MSU Denver

In courses where writing does not feature prominently in the curriculum, it is often easy to overlook the need to nurture those skills. Furthermore, there is a tendency to suppose that students acquire such skills entirely and exclusively in composition courses, effectively discharging every other course from addressing the matter. It is important to appreciate, however, that writing takes place in a variety of settings—many requiring unique conventions—and hence, it is worthwhile to consider how writing can be effectively and economically taught beyond writing departments. Below are some helpful suggestions and resources for teaching writing in non-writing courses.

General Strategies

Many strategies can be implemented directly in the classroom to facilitate writing competency in any subject.

  • Use Examples: Present exemplary samples of writing for the target assignment. This helps students become more familiar with the style and conventions of a certain field and directly acquaints them with expectations.
  • Model Writing: An instructor can model their own writing process for students, providing insight into how to develop a piece of writing. This requires taking some time to brainstorm out loud and begin the writing process in front of your students, and possibly adding to the process live, in front of the students.
  • Scaffolding: Scaffold your writing assignment by using milestones, such as early examples of thesis statements, evidence collection and reflection, and working drafts. These assignments can be introduced into the syllabus at strategic times so that students have opportunities to receive and incorporate feedback during the course of a project’s development.
  • Engage in Peer Review: Peer-review exercises are cornerstones of writing courses that can be incorporated into any course in any department. Such collaborative exercises afford students opportunities to gain new perspectives, incorporate feedback, challenge ideas, refine drafts, and much more.


Writing in STEM

The divide in academia between the humanities and the STEM fields is more than just disciplinary—it is also stylistic. Keep the following consideration in mind when writing in scientific contexts:

  • Scientific writing conventionally prescribes a manner of writing that prioritizes objectivity and concision.
  • Remain impartial. Avoid personal pronouns like I, me, and my. The perspective is usually to be set in the third-person, unless otherwise specified by the formatting guidelines.
  • Avoid verbosity. Write simply and straightforwardly.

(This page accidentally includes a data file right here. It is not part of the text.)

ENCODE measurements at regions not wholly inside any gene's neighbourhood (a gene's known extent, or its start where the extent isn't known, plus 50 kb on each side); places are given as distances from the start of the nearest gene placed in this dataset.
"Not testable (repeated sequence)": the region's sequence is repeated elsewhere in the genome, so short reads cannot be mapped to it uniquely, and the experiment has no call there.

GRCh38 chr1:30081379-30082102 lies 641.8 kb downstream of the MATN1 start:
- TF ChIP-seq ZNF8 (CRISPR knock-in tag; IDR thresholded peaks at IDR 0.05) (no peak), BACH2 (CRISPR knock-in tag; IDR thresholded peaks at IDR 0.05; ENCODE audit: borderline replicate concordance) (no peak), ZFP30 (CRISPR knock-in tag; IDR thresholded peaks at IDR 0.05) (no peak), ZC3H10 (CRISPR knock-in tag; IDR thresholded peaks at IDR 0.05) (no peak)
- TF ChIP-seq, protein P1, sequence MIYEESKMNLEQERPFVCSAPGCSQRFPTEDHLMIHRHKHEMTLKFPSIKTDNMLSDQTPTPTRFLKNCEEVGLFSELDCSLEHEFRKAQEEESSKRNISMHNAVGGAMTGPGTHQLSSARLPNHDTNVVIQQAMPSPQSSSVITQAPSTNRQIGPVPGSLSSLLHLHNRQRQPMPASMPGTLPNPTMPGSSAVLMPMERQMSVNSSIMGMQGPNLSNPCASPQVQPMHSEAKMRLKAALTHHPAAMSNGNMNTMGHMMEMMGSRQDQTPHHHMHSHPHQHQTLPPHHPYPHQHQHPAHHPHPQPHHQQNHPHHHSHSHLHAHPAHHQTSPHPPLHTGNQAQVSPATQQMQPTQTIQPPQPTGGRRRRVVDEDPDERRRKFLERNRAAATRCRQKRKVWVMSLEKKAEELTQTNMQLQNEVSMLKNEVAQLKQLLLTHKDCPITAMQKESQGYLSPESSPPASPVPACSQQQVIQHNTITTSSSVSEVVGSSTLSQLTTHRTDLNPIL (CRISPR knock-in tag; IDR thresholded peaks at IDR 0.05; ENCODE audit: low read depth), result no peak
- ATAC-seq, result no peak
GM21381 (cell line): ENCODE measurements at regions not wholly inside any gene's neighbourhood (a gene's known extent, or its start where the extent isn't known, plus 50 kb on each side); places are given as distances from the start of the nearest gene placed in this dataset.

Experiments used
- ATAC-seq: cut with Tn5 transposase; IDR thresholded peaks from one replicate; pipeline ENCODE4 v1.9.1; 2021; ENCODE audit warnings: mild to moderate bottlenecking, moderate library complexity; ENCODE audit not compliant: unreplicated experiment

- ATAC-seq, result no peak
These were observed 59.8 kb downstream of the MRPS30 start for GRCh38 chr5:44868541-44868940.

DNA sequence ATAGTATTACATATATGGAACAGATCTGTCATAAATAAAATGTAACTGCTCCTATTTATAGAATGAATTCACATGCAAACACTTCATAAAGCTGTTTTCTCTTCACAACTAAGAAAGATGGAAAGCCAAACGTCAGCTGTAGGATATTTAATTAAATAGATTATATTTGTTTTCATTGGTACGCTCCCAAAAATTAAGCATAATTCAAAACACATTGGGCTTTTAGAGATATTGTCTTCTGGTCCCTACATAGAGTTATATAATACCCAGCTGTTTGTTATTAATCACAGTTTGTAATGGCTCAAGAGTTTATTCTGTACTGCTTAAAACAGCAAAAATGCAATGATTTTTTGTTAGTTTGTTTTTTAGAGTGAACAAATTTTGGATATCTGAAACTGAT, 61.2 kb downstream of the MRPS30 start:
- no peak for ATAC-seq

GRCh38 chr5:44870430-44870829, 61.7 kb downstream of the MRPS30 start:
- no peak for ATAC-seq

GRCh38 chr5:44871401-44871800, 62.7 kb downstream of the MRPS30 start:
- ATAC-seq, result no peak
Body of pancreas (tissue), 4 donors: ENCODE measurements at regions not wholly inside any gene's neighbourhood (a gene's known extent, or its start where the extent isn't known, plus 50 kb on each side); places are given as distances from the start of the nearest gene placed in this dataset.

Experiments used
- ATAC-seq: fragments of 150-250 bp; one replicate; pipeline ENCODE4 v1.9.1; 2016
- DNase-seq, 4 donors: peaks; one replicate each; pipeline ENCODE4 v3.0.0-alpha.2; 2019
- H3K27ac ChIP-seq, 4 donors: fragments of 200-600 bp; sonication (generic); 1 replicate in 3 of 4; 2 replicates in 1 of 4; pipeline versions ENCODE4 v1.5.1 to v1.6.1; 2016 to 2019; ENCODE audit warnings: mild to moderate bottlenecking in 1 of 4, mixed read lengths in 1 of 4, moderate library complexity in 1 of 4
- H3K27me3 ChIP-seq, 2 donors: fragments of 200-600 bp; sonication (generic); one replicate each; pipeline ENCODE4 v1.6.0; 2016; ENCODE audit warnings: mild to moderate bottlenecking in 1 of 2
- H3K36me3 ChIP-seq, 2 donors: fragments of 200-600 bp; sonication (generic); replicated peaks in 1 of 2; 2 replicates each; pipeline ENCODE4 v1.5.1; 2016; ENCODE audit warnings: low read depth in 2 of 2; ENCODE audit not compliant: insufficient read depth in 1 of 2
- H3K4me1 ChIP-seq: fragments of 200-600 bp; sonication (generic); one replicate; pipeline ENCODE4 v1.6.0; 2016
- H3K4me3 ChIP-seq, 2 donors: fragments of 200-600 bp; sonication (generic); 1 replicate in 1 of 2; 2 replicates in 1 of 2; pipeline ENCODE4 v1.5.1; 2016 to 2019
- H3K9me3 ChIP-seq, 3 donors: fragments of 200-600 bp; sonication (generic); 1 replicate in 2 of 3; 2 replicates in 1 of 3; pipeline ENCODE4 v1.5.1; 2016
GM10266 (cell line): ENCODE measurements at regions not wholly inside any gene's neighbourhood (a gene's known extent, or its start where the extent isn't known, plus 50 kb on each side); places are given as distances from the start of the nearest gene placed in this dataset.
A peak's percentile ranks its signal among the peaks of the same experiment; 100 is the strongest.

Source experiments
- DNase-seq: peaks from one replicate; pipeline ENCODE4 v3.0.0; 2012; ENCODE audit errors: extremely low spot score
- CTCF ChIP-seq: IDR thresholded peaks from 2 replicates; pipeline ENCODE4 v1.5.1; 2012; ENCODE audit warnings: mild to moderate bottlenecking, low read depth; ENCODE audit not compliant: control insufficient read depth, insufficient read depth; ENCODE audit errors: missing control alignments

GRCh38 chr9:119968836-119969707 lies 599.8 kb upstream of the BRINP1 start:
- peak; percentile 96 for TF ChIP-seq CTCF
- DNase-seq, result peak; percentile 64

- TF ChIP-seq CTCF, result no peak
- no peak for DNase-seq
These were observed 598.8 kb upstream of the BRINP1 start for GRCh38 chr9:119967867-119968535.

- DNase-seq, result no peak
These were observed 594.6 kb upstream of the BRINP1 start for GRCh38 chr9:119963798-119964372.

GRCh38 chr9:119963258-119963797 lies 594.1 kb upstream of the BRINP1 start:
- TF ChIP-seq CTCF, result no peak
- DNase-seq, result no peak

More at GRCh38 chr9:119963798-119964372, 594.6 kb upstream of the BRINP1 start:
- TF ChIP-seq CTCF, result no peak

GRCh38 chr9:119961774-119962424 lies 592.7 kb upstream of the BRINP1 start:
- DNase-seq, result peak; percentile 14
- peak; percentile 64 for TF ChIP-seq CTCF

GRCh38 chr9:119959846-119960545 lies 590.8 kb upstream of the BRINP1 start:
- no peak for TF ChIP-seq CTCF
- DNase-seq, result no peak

• Be aware of word choice. Sciences use highly technical language that is not often flexible.
  • Understand that a scientific proof is a fairly high standard. Data should be presented faithfully and inferences should be made modestly. For example, we should not write: “The data proves x.” Rather, we could write: “The data suggests that x might be the case.”


Writing in Business

Business writing can be quite variegated owing to the multitude of functions that it can serve. Resumés, cover letters, e-mails, and memos all have different formats, and there is not really a standard design for any given document. Nevertheless, some stylistic concerns should always be appreciated while writing in professional settings:

  • Language should be kept formal. Avoid using idioms, colloquialisms, and casual vernacular.
  • Keep audience in mind and address them directly.
  • Be cordial. Use proper titles when addressing others and verbalize courtesy and gratitude.
  • Keep track of time. This not only means being prompt, but also providing documentation for all time-sensitive information and communicating your message in an efficient way that respects your audience’s time.

Additional Resources

Carnegie Mellon University – How Can I Help Students Become Better Writers in the Discipline When I am Not a Writing Teacher?

University of North Carolina – Sciences

“Scientific Writing: Strategies and Tools for Students and Advisors” by Vikash Singh and Philipp Mayer

“A Guide to Writing Mathematics” by Dr. Kevin P. Lee

“Guide for Writing in Mathematics” by Dr. Therese Shelton

Harvard Business School – Resumés and Cover Letters

“Brief Guide to Business Writing” by Dr. Kenneth G. Brown and David J. Barton

College of New Jersey School of Business – Guide to Writing

Miami University – Business Writing